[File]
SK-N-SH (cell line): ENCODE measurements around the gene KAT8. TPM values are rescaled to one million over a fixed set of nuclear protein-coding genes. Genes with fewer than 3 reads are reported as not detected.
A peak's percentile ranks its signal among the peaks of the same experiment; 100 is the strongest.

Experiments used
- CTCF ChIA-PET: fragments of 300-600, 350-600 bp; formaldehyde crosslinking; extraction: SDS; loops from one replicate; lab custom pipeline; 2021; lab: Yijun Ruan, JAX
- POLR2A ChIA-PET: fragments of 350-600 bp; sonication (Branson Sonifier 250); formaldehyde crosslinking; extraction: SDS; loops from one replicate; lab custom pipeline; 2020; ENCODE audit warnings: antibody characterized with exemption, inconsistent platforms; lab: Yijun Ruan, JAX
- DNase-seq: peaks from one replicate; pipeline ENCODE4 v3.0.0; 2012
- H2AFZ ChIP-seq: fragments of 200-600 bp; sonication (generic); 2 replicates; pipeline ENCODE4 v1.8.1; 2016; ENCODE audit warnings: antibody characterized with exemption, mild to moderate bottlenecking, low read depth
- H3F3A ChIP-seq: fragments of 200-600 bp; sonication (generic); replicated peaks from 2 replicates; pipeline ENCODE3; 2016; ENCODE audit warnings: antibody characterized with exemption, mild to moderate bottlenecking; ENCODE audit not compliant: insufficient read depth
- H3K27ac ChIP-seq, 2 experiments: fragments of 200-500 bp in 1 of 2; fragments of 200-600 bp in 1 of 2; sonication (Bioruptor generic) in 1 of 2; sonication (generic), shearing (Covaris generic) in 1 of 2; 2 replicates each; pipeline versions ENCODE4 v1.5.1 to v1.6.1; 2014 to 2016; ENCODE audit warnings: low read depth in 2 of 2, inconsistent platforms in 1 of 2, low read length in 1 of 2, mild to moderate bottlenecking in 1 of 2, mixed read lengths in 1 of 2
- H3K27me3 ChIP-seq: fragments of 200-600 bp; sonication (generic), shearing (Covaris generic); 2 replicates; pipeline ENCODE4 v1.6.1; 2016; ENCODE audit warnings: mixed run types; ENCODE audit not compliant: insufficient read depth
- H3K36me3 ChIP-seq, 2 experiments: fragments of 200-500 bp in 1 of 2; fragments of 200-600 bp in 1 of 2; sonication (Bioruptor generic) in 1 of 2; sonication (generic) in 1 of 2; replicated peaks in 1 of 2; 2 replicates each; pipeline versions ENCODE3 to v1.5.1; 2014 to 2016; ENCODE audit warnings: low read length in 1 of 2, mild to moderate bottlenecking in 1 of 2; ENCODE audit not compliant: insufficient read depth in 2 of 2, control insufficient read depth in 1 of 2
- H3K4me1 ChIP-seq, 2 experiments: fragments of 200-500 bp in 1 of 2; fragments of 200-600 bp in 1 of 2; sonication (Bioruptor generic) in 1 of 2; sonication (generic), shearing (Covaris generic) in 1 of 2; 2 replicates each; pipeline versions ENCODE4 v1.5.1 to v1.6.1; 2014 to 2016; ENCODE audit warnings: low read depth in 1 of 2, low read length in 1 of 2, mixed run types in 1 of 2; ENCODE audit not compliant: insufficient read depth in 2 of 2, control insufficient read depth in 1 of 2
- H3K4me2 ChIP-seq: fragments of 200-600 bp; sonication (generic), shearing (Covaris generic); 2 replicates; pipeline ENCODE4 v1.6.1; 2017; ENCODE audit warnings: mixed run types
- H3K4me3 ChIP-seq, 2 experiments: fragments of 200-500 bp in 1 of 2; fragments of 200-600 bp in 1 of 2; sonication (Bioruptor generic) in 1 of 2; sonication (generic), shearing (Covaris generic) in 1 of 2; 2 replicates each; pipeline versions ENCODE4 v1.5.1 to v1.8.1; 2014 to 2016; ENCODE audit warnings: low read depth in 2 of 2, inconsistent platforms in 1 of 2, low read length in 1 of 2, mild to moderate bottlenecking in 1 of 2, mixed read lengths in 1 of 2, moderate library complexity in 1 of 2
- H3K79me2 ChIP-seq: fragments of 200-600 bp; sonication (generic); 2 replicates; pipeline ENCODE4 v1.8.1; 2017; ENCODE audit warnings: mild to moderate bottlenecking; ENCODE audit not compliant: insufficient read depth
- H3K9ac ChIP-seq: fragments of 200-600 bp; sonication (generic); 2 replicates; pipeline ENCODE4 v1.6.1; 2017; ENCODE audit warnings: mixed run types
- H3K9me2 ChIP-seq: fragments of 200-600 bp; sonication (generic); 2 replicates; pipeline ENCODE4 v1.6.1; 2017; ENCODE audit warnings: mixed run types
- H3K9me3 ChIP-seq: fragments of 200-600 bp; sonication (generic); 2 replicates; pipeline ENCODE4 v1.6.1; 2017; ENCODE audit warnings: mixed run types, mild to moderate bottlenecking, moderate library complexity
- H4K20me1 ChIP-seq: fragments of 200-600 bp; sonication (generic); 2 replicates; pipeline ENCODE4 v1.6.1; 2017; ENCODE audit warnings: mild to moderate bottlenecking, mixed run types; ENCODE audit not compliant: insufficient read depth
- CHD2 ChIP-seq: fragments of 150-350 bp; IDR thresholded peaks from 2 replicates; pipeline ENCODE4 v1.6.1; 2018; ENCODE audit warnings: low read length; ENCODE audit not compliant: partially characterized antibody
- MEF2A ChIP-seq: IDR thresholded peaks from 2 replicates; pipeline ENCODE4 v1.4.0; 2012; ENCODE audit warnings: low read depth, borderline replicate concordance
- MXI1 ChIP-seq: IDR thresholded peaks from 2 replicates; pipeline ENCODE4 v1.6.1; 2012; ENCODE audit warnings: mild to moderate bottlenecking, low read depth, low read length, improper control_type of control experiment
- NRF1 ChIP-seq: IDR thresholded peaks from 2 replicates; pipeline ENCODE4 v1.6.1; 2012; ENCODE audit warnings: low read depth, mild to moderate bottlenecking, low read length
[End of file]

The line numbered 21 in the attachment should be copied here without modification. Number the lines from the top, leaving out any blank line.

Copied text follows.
- MEF2A ChIP-seq: IDR thresholded peaks from 2 replicates; pipeline ENCODE4 v1.4.0; 2012; ENCODE audit warnings: low read depth, borderline replicate concordance